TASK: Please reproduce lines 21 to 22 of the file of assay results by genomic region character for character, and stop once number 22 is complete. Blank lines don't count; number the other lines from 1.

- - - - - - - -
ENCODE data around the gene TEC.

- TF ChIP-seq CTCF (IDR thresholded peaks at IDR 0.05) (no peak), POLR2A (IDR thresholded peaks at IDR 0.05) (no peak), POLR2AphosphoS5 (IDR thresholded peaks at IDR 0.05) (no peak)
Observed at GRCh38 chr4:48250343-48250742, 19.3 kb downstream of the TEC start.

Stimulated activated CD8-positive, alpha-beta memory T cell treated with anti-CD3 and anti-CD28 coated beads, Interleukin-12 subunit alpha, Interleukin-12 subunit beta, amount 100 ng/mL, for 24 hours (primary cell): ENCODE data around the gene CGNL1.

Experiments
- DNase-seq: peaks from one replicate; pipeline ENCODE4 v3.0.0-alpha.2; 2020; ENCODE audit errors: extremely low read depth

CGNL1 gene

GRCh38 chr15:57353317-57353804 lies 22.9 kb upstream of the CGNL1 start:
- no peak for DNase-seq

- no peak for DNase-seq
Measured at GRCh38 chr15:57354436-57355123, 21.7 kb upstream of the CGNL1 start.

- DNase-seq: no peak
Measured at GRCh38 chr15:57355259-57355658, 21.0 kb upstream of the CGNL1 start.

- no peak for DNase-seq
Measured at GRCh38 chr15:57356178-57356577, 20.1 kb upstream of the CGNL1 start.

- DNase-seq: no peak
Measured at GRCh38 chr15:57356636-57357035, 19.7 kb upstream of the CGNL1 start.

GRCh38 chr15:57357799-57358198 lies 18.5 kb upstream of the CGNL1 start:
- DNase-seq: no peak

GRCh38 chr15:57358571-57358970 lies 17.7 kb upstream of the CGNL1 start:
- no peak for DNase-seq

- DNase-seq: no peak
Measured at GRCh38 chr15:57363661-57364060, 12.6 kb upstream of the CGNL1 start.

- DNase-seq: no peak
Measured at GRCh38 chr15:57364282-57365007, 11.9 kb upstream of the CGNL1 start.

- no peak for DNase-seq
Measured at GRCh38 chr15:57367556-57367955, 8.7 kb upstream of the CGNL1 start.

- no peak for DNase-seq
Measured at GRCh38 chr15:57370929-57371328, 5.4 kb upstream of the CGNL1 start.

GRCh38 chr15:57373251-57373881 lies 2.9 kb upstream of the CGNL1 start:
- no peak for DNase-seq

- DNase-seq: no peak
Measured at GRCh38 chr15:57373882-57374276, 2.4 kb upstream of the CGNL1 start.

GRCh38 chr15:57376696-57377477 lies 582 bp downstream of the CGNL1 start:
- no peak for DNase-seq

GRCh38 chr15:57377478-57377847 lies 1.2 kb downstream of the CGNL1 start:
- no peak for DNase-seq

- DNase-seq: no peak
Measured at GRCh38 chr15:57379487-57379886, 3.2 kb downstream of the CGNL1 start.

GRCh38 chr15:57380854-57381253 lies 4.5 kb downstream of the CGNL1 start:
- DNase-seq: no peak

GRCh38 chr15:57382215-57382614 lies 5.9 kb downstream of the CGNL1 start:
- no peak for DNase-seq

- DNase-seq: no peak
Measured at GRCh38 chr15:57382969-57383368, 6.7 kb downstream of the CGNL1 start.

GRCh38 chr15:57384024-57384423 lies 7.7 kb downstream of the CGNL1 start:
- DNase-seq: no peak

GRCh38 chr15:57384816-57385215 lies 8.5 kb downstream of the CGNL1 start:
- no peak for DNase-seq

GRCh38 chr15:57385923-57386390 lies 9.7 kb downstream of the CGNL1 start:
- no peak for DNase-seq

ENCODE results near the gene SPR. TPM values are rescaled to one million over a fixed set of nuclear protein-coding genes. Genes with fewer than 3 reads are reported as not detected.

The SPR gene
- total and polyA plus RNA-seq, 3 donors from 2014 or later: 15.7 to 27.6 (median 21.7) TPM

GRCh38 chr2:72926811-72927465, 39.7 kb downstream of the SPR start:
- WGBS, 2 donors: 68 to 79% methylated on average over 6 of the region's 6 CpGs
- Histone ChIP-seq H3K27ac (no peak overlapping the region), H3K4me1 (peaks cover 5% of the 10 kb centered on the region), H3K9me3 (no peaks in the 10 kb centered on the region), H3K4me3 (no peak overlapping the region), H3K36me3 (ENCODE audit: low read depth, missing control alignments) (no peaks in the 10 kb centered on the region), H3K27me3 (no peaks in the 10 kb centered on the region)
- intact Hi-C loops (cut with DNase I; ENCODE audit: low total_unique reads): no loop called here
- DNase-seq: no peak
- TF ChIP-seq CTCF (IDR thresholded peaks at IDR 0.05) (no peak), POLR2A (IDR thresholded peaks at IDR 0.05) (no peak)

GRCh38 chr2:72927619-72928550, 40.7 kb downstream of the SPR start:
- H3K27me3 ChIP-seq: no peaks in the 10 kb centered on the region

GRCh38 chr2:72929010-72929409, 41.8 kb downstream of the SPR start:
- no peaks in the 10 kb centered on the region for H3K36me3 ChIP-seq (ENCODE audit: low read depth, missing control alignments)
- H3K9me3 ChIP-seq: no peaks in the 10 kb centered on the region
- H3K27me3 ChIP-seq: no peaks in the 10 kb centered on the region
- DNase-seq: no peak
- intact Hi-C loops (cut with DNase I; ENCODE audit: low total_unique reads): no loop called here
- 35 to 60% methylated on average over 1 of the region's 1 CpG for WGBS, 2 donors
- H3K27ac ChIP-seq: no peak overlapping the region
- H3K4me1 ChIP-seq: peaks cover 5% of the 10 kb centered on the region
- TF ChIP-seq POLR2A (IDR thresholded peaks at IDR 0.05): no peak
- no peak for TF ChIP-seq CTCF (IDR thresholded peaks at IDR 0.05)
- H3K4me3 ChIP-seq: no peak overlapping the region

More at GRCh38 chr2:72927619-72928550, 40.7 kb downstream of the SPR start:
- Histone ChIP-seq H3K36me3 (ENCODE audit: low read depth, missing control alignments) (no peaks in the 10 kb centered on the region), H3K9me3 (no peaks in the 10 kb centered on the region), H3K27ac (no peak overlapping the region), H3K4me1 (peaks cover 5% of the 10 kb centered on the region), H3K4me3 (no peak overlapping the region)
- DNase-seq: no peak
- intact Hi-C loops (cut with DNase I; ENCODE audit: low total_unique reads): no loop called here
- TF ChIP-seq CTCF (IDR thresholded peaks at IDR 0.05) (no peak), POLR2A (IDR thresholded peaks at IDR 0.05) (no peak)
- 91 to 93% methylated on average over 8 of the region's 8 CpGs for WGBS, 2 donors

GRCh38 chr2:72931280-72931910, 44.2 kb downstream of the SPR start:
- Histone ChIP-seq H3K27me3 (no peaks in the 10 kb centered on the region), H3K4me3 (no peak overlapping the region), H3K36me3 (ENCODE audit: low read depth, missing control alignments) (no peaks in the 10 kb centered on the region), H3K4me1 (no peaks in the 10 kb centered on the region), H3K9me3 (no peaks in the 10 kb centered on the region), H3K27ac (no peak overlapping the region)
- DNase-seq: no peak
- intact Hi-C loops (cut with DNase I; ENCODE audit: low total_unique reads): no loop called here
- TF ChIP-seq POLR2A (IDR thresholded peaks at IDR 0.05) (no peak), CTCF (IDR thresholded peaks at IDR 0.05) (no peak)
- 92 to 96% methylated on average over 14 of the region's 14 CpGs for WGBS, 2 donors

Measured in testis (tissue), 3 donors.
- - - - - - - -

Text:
- no peak for DNase-seq

- DNase-seq: no peak